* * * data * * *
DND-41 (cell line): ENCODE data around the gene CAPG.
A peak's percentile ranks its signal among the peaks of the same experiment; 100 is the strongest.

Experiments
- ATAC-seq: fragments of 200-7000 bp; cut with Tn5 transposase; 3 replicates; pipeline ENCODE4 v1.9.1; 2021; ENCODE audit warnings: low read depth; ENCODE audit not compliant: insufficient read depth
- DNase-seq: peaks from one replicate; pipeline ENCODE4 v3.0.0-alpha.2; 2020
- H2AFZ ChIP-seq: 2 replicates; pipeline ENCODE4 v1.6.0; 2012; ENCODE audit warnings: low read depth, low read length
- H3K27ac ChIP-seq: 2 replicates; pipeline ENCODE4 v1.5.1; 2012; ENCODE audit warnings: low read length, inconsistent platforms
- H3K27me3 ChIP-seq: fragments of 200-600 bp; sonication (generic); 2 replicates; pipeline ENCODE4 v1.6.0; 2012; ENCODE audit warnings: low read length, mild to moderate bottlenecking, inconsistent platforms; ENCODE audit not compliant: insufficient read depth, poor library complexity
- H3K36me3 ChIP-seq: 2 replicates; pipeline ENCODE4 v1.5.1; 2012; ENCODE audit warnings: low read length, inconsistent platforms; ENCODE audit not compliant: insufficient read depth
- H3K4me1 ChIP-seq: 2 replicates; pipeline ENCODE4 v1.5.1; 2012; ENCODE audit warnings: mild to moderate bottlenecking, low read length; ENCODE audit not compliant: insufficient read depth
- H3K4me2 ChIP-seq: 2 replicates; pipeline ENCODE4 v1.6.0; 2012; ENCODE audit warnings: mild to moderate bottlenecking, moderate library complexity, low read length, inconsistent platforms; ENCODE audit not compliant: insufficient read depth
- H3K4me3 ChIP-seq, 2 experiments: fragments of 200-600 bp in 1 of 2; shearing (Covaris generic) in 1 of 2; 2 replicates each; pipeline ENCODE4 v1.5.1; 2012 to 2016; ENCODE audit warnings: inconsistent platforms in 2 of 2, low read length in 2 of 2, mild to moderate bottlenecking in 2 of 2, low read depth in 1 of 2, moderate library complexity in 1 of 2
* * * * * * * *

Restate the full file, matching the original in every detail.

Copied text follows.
DND-41 (cell line): ENCODE data around the gene CAPG.
A peak's percentile ranks its signal among the peaks of the same experiment; 100 is the strongest.

Experiments
- ATAC-seq: fragments of 200-7000 bp; cut with Tn5 transposase; 3 replicates; pipeline ENCODE4 v1.9.1; 2021; ENCODE audit warnings: low read depth; ENCODE audit not compliant: insufficient read depth
- DNase-seq: peaks from one replicate; pipeline ENCODE4 v3.0.0-alpha.2; 2020
- H2AFZ ChIP-seq: 2 replicates; pipeline ENCODE4 v1.6.0; 2012; ENCODE audit warnings: low read depth, low read length
- H3K27ac ChIP-seq: 2 replicates; pipeline ENCODE4 v1.5.1; 2012; ENCODE audit warnings: low read length, inconsistent platforms
- H3K27me3 ChIP-seq: fragments of 200-600 bp; sonication (generic); 2 replicates; pipeline ENCODE4 v1.6.0; 2012; ENCODE audit warnings: low read length, mild to moderate bottlenecking, inconsistent platforms; ENCODE audit not compliant: insufficient read depth, poor library complexity
- H3K36me3 ChIP-seq: 2 replicates; pipeline ENCODE4 v1.5.1; 2012; ENCODE audit warnings: low read length, inconsistent platforms; ENCODE audit not compliant: insufficient read depth
- H3K4me1 ChIP-seq: 2 replicates; pipeline ENCODE4 v1.5.1; 2012; ENCODE audit warnings: mild to moderate bottlenecking, low read length; ENCODE audit not compliant: insufficient read depth
- H3K4me2 ChIP-seq: 2 replicates; pipeline ENCODE4 v1.6.0; 2012; ENCODE audit warnings: mild to moderate bottlenecking, moderate library complexity, low read length, inconsistent platforms; ENCODE audit not compliant: insufficient read depth
- H3K4me3 ChIP-seq, 2 experiments: fragments of 200-600 bp in 1 of 2; shearing (Covaris generic) in 1 of 2; 2 replicates each; pipeline ENCODE4 v1.5.1; 2012 to 2016; ENCODE audit warnings: inconsistent platforms in 2 of 2, low read length in 2 of 2, mild to moderate bottlenecking in 2 of 2, low read depth in 1 of 2, moderate library complexity in 1 of 2